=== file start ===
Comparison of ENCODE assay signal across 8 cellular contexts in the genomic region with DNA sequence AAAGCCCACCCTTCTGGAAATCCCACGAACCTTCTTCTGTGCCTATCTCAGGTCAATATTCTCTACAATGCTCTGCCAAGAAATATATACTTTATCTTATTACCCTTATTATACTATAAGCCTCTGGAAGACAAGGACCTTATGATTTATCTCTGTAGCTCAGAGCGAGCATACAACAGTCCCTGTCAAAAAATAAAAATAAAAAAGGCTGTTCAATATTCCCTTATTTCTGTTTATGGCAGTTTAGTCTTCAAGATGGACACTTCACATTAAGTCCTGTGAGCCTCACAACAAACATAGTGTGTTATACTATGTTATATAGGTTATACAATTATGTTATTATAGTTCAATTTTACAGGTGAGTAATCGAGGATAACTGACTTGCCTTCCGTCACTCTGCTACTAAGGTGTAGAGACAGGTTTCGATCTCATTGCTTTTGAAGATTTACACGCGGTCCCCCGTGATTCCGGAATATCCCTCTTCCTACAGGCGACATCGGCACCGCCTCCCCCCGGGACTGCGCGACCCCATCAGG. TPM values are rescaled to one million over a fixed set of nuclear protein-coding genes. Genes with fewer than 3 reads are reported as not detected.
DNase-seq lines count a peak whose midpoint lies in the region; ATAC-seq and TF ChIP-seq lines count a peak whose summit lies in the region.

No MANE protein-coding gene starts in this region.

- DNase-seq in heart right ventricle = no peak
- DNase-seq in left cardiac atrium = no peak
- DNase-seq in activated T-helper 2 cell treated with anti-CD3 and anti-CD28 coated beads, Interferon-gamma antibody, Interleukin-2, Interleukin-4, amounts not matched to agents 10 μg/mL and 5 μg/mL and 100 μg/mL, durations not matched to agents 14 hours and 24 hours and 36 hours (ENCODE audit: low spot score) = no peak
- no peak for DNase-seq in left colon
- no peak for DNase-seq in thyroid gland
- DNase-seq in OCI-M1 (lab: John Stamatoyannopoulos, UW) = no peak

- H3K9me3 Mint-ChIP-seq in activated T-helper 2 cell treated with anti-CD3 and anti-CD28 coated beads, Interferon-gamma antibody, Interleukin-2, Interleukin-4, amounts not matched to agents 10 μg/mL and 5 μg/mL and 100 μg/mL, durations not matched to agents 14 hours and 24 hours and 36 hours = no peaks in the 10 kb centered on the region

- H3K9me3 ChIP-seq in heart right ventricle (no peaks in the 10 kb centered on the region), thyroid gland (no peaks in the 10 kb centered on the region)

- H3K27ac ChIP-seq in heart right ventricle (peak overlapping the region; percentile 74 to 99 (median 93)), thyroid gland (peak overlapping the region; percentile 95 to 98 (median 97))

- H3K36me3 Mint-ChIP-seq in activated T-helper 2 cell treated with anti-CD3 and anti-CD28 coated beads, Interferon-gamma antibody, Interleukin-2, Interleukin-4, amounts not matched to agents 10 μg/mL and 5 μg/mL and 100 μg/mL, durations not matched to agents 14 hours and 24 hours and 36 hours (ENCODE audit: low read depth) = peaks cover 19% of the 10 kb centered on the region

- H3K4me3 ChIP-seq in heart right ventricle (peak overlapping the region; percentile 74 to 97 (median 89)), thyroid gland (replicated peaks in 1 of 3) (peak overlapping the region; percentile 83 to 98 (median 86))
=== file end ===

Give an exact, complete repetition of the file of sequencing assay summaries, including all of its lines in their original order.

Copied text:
Comparison of ENCODE assay signal across 8 cellular contexts in the genomic region with DNA sequence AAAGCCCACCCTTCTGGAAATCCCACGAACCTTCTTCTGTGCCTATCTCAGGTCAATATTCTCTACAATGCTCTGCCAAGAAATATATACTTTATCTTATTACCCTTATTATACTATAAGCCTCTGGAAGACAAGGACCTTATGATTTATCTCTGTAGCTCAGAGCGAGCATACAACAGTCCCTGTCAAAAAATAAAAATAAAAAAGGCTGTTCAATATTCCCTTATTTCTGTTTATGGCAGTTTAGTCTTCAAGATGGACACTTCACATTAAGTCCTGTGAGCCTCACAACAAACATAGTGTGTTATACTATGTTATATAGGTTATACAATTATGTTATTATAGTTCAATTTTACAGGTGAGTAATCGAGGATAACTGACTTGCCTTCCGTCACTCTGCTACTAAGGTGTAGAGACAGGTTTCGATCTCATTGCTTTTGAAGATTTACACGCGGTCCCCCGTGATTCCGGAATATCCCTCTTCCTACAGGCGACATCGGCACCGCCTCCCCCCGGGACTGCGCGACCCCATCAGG. TPM values are rescaled to one million over a fixed set of nuclear protein-coding genes. Genes with fewer than 3 reads are reported as not detected.
DNase-seq lines count a peak whose midpoint lies in the region; ATAC-seq and TF ChIP-seq lines count a peak whose summit lies in the region.

No MANE protein-coding gene starts in this region.

- DNase-seq in heart right ventricle = no peak
- DNase-seq in left cardiac atrium = no peak
- DNase-seq in activated T-helper 2 cell treated with anti-CD3 and anti-CD28 coated beads, Interferon-gamma antibody, Interleukin-2, Interleukin-4, amounts not matched to agents 10 μg/mL and 5 μg/mL and 100 μg/mL, durations not matched to agents 14 hours and 24 hours and 36 hours (ENCODE audit: low spot score) = no peak
- no peak for DNase-seq in left colon
- no peak for DNase-seq in thyroid gland
- DNase-seq in OCI-M1 (lab: John Stamatoyannopoulos, UW) = no peak

- H3K9me3 Mint-ChIP-seq in activated T-helper 2 cell treated with anti-CD3 and anti-CD28 coated beads, Interferon-gamma antibody, Interleukin-2, Interleukin-4, amounts not matched to agents 10 μg/mL and 5 μg/mL and 100 μg/mL, durations not matched to agents 14 hours and 24 hours and 36 hours = no peaks in the 10 kb centered on the region

- H3K9me3 ChIP-seq in heart right ventricle (no peaks in the 10 kb centered on the region), thyroid gland (no peaks in the 10 kb centered on the region)

- H3K27ac ChIP-seq in heart right ventricle (peak overlapping the region; percentile 74 to 99 (median 93)), thyroid gland (peak overlapping the region; percentile 95 to 98 (median 97))

- H3K36me3 Mint-ChIP-seq in activated T-helper 2 cell treated with anti-CD3 and anti-CD28 coated beads, Interferon-gamma antibody, Interleukin-2, Interleukin-4, amounts not matched to agents 10 μg/mL and 5 μg/mL and 100 μg/mL, durations not matched to agents 14 hours and 24 hours and 36 hours (ENCODE audit: low read depth) = peaks cover 19% of the 10 kb centered on the region

- H3K4me3 ChIP-seq in heart right ventricle (peak overlapping the region; percentile 74 to 97 (median 89)), thyroid gland (replicated peaks in 1 of 3) (peak overlapping the region; percentile 83 to 98 (median 86))